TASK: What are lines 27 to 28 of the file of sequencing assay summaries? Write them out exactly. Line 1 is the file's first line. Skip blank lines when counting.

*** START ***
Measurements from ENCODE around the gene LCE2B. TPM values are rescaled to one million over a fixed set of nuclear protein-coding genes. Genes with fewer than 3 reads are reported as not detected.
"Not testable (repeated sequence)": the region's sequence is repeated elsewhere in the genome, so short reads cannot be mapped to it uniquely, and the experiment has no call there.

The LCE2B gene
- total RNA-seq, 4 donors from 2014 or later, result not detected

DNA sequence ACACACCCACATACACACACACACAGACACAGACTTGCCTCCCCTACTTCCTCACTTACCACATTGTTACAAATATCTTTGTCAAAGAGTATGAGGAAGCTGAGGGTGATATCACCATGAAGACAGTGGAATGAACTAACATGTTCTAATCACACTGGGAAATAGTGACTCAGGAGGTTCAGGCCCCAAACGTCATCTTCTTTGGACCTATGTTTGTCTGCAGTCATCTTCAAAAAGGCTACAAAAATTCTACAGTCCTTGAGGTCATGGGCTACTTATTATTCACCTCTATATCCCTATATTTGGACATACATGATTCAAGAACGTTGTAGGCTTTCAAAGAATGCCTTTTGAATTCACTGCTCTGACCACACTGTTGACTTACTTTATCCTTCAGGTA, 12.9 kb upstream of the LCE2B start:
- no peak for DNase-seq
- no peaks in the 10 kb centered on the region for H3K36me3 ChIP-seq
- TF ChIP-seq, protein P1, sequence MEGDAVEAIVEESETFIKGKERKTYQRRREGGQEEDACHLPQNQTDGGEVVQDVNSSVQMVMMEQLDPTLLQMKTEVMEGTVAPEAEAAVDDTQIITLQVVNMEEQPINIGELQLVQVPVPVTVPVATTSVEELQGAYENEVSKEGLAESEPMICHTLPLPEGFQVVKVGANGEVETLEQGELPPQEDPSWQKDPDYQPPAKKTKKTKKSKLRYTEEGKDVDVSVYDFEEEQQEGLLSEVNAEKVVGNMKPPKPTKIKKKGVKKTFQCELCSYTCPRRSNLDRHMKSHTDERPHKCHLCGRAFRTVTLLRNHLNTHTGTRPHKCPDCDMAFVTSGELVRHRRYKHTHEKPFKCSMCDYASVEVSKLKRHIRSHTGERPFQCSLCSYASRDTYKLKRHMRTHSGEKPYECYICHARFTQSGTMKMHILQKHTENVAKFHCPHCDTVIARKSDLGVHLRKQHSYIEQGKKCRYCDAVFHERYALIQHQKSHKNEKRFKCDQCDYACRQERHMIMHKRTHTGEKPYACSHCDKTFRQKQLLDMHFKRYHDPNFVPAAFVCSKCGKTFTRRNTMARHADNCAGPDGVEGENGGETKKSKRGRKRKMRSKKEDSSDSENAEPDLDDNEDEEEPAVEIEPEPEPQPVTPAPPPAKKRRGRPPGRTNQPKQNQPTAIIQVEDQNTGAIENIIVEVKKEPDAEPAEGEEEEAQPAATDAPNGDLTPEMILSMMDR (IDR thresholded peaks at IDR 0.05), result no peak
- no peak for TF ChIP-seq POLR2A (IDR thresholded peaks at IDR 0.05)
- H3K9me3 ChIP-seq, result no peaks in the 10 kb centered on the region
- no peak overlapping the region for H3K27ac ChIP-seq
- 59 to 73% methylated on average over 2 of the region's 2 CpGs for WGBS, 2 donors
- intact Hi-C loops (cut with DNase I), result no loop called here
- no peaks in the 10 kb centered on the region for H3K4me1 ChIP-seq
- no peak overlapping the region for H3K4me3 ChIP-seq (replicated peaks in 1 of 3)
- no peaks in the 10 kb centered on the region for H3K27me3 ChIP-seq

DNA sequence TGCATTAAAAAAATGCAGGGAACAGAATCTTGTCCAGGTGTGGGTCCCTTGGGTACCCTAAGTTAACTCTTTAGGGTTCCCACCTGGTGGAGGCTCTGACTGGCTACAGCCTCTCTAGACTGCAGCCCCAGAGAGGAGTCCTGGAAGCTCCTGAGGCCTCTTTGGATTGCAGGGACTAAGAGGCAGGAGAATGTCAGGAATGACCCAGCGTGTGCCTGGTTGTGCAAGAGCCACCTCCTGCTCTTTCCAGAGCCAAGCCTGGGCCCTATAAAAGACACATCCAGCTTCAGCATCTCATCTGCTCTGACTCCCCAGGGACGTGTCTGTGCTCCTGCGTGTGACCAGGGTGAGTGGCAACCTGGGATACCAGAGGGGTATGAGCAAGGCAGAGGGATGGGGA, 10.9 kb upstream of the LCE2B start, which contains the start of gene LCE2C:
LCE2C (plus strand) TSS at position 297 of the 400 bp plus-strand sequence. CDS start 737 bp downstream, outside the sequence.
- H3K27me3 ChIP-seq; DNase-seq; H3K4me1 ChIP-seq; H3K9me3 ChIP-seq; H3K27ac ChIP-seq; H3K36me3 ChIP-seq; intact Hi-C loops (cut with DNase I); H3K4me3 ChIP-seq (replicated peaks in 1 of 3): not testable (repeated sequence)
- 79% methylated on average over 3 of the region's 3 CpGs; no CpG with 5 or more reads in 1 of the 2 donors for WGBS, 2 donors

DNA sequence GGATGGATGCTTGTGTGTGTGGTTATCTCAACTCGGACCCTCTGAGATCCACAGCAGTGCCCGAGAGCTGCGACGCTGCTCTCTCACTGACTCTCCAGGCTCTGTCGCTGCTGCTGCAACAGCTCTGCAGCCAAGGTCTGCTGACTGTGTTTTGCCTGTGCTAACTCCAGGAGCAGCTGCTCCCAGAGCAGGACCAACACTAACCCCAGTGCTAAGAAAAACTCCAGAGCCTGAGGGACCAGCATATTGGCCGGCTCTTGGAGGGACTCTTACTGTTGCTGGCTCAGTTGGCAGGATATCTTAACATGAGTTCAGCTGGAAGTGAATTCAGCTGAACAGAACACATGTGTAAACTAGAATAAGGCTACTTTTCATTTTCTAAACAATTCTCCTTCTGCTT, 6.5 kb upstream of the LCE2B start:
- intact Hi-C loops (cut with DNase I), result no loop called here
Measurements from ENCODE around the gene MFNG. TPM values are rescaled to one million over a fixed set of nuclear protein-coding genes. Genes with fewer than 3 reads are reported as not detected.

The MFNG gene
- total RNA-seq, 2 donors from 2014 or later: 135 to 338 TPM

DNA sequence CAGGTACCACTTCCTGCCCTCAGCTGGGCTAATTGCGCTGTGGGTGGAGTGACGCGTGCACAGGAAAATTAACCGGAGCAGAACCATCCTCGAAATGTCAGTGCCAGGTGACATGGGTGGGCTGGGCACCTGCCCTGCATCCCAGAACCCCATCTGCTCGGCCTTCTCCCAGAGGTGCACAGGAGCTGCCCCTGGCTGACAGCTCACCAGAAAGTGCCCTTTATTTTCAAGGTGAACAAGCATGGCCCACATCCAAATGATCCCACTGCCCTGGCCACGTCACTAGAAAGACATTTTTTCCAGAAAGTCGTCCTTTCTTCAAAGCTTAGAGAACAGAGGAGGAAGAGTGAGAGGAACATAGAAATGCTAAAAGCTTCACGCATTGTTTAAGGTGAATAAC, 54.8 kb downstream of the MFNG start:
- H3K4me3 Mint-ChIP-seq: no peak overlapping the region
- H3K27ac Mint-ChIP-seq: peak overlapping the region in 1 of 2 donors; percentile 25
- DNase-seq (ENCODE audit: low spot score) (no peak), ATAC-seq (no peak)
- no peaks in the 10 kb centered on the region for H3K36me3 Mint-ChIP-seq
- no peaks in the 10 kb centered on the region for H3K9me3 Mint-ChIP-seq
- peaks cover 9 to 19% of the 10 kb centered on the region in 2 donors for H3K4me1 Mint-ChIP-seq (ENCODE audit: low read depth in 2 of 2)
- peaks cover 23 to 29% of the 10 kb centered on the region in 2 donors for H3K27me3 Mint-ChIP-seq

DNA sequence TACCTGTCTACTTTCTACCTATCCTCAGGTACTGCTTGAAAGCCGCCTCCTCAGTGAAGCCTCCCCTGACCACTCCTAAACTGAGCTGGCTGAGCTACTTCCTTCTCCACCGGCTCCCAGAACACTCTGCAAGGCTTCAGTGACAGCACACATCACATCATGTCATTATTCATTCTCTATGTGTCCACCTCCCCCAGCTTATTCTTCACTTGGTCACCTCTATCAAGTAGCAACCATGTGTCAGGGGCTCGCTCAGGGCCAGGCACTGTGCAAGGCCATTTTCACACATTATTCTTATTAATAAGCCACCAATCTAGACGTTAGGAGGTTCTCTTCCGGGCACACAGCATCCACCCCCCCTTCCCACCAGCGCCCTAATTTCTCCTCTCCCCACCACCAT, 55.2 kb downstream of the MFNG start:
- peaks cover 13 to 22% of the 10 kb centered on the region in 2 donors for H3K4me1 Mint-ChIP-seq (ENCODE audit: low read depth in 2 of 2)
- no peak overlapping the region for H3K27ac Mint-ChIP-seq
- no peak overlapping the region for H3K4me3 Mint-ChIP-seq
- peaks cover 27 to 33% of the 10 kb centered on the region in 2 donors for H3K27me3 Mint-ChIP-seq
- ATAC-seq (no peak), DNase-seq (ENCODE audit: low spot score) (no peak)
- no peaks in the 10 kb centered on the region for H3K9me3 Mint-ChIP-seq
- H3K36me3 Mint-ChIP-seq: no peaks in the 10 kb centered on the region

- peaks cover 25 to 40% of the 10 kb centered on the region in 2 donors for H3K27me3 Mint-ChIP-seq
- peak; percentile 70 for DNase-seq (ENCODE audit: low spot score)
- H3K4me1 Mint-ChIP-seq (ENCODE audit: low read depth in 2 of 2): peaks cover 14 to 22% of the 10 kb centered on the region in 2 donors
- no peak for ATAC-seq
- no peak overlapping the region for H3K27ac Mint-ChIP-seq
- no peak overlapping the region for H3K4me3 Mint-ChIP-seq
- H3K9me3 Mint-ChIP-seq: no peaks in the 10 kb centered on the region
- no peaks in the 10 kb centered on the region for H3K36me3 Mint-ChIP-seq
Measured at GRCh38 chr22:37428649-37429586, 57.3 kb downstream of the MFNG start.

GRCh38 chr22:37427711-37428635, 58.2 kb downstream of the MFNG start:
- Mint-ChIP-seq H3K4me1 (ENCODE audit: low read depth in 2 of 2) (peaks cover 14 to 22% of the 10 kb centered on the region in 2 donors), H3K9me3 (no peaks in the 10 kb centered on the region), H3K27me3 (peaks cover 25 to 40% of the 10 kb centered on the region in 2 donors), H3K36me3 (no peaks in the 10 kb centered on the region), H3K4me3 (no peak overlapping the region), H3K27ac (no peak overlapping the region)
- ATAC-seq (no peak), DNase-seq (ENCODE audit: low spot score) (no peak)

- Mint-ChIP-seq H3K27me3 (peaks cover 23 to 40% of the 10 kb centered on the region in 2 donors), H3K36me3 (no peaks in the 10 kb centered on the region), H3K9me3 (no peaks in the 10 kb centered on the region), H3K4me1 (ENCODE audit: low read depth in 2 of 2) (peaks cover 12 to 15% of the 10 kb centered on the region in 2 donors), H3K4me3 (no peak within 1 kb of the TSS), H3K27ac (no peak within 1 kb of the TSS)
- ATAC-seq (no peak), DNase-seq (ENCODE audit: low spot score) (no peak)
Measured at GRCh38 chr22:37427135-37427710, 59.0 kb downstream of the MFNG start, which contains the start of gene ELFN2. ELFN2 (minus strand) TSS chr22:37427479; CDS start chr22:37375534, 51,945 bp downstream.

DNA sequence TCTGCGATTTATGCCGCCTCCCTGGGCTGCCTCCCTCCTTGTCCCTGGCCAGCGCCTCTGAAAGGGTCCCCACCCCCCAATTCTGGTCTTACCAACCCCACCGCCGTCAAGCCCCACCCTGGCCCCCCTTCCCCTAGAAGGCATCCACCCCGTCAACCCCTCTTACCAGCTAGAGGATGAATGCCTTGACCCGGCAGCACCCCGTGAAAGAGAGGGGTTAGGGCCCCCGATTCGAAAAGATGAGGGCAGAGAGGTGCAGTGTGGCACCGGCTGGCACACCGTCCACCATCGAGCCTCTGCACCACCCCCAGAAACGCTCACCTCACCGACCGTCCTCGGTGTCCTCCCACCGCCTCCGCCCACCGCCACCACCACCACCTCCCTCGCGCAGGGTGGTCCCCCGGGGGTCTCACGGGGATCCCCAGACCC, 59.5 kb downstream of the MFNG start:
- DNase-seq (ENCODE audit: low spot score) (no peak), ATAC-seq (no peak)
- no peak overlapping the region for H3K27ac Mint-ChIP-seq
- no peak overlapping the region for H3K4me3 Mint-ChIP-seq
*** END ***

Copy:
- H3K4me3 Mint-ChIP-seq: no peak overlapping the region
- H3K27ac Mint-ChIP-seq: peak overlapping the region in 1 of 2 donors; percentile 25